At least seven of the 10 VP-level administrative jobs can be done by talented individuals from for-profit organizations — both health care related and general business related. There is no way anyone can claim that nonprofit hospital experience is required for the following VP jobs and salaries: finance/accounting ($410,000); business development ($307,000); fund raising and PR ($291,000); facilities services ($271,000); HR ($267,000); corporate and community health services ($254,000); and payor relations ($217,000).
These salaries — which include base pay and incentives as paid out two weeks ago by the board — do not include benefits, which are almost 30 percent of base pay. Comparables for these jobs should include a broad cross section of Bay Area businesses — not a limited set of nationwide nonprofit hospitals.
Having run a $200 million-plus software business, my experience suggests that the salaries being paid to ECH professionals in these jobs are at least 25 to 30 percent above the salaries paid to Bay Area professionals for comparable VP-level jobs in general business. I believe that for-profit hospitals also pay substantially lower salaries.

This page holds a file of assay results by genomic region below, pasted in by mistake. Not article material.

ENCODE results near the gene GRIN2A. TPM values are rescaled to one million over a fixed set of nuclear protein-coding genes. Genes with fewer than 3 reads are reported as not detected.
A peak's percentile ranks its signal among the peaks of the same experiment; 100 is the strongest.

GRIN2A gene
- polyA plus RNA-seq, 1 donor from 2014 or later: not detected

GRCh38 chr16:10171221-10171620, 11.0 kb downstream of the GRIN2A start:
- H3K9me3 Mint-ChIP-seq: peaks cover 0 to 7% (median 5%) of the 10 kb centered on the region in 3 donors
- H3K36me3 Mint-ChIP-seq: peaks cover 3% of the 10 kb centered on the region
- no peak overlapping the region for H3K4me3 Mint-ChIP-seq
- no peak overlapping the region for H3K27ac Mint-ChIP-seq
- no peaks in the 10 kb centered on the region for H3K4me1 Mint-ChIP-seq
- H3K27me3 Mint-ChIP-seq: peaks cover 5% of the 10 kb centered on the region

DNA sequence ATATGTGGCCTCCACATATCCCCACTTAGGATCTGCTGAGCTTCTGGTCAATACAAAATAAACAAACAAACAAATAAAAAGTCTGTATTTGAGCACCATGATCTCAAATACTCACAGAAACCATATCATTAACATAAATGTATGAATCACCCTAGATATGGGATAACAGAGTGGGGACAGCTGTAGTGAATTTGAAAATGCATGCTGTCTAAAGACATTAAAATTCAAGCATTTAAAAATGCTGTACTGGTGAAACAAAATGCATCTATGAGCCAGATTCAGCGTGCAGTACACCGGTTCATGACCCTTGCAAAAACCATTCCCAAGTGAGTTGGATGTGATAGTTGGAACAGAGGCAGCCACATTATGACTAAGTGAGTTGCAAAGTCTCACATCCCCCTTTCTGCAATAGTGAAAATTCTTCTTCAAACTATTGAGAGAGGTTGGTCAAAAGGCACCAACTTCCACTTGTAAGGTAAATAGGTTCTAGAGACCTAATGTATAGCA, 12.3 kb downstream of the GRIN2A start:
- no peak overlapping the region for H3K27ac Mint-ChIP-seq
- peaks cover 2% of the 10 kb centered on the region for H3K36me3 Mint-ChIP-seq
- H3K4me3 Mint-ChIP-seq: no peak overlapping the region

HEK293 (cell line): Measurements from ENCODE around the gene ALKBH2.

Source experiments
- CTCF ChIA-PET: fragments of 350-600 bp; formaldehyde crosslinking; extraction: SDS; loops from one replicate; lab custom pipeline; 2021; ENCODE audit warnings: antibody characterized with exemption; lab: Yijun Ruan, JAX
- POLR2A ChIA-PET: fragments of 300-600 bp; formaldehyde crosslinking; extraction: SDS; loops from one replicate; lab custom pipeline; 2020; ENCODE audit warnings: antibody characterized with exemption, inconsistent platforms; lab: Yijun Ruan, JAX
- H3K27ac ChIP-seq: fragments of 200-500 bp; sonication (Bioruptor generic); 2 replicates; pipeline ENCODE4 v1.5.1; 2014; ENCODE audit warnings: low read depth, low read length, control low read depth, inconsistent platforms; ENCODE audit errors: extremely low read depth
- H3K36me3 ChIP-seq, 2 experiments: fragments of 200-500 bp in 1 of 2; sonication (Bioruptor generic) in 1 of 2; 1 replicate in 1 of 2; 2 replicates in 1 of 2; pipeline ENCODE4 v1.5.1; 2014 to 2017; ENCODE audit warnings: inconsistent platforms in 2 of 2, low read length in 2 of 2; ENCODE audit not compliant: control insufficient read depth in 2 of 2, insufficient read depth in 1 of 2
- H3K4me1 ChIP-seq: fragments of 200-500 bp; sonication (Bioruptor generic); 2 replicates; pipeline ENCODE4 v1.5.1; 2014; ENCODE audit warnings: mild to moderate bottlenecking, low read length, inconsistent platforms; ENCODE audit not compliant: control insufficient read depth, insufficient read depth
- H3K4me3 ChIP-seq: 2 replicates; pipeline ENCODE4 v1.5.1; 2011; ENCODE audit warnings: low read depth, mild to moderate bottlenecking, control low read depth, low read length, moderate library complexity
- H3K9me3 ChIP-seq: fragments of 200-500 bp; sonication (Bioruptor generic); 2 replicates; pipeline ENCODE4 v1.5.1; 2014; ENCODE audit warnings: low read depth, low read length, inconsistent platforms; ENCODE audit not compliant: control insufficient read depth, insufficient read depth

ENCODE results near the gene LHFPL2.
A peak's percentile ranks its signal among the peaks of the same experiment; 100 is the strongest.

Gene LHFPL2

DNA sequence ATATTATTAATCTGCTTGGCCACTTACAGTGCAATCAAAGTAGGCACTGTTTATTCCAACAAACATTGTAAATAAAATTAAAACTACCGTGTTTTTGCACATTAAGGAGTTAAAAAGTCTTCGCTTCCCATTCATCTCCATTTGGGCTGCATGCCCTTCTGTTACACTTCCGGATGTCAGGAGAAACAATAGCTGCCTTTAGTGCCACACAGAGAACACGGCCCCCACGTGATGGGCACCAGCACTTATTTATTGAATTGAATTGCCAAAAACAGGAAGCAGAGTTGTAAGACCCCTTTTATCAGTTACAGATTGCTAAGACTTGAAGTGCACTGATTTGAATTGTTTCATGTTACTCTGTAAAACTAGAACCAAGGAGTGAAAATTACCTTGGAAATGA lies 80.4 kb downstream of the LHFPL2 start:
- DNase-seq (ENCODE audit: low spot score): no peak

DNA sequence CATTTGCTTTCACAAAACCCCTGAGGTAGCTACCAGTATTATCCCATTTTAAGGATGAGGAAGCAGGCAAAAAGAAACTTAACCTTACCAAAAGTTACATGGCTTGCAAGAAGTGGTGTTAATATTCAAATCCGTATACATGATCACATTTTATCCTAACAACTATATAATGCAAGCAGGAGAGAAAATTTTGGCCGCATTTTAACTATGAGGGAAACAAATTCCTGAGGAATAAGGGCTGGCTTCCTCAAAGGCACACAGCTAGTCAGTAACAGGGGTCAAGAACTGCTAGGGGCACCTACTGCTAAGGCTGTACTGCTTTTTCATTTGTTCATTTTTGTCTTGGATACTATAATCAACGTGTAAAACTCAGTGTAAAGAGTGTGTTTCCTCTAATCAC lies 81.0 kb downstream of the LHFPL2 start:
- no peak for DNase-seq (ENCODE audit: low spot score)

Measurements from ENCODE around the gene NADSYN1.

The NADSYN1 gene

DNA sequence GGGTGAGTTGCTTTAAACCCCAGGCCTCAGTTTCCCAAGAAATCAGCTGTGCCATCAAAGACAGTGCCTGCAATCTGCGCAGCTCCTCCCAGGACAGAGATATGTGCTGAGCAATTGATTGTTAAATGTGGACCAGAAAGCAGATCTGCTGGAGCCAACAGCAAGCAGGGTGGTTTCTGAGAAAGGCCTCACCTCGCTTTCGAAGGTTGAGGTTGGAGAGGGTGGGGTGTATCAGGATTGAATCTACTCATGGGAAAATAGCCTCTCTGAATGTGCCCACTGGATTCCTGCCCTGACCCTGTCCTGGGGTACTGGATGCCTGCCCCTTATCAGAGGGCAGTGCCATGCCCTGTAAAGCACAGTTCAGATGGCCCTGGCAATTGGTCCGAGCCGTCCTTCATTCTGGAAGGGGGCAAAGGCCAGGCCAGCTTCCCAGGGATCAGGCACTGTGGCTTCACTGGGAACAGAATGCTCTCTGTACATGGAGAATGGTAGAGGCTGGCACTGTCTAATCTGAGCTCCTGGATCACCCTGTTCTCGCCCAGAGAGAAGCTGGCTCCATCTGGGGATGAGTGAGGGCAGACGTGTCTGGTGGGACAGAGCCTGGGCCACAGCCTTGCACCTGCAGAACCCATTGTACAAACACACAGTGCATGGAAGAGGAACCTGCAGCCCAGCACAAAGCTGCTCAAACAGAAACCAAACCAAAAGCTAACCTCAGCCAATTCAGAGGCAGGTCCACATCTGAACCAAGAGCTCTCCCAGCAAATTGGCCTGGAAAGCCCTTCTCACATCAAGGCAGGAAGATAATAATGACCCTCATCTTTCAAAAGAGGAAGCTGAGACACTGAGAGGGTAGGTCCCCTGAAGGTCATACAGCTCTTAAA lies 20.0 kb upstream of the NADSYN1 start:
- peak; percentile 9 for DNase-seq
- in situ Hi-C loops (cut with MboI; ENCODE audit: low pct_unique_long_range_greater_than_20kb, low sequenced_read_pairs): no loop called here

In considering salary levels for its executives, the board should have taken into account the fact that in the past four to five years there has been almost zero turnover in the executive staff at ECH. If the ECH executives were so woefully underpaid, why wasn't there substantial turnover as executives sought out higher paying jobs? I believe the answer is because the ECH executives place very high value on the collegial atmosphere, the comfortable setting where there is little pressure from either the CEO or the board, and the generous compensation packages.
When the board hired Ken Graham as CEO 15 months ago, he accepted a very generous offer, and the board made sure he was paid "at the market" by having the executive recruiter research CEO comparables. How can they now say that, with a $904,000 total compensation package, he is underpaid? Annual cost-of-living increases should not amount to more than 4 to 5 percent in this market.
The board and the hospital staff are to be commended for the number of quality awards earned by the hospital, but they should be putting equal focus on performance and efficiency in health care delivery. They should be doing some soul searching and thinking about how taxpayers and other ECH employees will react to these extraordinary salaries.
As Robin Iwai pointed out in an opinion piece last week in the Voice, teachers are paid at between one fifth and one tenth of what hospital administrators earn. Apparently El Camino Hospital executives and the board believe that nonprofit hospital workers should profit from the support of taxpayers and donors.